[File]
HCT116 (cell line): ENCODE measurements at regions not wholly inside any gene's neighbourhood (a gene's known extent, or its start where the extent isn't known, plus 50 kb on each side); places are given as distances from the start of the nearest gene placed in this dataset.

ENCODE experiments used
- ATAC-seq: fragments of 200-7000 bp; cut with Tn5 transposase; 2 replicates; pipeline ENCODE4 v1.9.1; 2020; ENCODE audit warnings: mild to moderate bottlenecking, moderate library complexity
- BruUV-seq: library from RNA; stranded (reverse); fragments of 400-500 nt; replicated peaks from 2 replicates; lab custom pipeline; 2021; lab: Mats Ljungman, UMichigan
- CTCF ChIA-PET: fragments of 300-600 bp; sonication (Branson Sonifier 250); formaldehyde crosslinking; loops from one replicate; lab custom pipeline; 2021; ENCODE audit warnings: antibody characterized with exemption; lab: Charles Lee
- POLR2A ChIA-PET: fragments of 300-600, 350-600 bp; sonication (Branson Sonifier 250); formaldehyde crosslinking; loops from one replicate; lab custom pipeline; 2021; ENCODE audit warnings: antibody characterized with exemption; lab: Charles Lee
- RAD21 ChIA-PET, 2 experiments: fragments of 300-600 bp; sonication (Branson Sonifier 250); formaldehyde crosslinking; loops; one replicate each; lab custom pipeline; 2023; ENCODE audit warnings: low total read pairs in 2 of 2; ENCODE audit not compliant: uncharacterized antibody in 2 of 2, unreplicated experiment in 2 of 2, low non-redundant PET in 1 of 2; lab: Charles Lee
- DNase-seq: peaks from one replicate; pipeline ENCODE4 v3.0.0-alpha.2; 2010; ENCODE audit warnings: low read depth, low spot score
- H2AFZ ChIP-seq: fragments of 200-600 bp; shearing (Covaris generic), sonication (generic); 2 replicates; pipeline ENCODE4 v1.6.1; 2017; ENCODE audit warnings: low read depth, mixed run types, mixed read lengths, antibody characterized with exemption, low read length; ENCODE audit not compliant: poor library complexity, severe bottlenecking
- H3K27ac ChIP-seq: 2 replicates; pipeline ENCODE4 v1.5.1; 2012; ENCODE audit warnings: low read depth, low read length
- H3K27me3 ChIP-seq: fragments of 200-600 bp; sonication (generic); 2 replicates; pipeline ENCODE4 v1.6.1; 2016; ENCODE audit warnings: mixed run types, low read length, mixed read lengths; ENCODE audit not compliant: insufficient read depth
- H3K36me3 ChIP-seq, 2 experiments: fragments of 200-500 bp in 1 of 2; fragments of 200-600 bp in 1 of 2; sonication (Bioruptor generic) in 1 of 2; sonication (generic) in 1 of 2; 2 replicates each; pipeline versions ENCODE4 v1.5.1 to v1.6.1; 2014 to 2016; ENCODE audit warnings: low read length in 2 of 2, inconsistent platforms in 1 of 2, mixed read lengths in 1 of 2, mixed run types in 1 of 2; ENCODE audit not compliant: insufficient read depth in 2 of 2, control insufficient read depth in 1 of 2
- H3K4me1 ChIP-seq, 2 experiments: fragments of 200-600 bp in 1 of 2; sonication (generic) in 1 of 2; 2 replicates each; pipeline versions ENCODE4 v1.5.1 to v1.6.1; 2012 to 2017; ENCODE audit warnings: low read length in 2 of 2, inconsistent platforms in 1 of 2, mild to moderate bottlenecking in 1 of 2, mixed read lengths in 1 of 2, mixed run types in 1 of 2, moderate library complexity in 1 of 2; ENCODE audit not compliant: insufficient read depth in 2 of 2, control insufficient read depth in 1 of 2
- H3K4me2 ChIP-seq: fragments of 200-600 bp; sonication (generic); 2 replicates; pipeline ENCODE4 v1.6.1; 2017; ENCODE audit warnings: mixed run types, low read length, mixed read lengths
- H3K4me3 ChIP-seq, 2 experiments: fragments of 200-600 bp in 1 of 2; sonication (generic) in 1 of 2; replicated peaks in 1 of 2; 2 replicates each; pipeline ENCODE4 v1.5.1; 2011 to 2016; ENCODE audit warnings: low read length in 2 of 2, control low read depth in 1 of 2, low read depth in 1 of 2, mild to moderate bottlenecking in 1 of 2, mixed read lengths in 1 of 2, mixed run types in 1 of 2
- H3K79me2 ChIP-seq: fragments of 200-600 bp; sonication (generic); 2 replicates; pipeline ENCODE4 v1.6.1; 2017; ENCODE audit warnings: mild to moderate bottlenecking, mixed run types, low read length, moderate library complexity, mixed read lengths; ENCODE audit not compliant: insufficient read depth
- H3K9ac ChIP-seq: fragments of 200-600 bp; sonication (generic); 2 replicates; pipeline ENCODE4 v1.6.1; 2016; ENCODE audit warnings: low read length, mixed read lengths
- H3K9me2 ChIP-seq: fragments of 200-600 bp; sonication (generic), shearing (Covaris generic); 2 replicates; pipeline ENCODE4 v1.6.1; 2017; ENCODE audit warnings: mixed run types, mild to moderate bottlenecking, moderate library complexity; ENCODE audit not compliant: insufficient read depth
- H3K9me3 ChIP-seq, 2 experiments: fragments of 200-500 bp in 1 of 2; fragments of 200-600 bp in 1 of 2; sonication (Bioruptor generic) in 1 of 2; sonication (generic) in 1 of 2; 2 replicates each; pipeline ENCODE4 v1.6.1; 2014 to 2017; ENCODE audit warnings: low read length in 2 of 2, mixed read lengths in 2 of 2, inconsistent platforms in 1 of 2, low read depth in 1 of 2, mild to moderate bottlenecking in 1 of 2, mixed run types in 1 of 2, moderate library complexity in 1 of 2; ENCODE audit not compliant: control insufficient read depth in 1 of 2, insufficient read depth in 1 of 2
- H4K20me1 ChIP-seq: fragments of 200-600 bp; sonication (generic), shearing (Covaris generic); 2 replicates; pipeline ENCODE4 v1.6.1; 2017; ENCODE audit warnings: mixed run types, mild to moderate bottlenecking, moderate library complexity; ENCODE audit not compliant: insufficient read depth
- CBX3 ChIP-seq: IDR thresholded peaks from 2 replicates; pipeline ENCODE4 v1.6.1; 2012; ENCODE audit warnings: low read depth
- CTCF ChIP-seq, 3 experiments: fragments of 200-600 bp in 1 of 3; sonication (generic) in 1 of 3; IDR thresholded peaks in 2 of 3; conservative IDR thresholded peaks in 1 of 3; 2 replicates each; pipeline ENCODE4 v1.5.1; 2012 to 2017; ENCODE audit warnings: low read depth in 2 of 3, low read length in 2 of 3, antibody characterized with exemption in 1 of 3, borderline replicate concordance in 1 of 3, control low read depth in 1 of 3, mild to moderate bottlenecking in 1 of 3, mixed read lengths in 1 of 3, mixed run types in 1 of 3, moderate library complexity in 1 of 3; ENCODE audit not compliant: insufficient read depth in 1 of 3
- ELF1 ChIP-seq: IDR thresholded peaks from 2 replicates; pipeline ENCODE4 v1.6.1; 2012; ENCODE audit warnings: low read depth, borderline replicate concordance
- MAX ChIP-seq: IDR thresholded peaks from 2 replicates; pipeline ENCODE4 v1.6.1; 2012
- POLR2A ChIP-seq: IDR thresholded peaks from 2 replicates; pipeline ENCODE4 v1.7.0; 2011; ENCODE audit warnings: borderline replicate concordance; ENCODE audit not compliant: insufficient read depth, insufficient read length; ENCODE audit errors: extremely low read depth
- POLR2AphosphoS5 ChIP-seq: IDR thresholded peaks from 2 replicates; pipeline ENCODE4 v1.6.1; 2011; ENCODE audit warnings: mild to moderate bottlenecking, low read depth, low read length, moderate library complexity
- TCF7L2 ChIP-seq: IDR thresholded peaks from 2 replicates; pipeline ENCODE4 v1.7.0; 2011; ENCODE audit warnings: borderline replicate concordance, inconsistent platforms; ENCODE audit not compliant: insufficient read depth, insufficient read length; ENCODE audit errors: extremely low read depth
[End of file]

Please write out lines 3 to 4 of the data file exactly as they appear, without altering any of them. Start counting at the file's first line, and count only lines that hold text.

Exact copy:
- ATAC-seq: fragments of 200-7000 bp; cut with Tn5 transposase; 2 replicates; pipeline ENCODE4 v1.9.1; 2020; ENCODE audit warnings: mild to moderate bottlenecking, moderate library complexity
- BruUV-seq: library from RNA; stranded (reverse); fragments of 400-500 nt; replicated peaks from 2 replicates; lab custom pipeline; 2021; lab: Mats Ljungman, UMichigan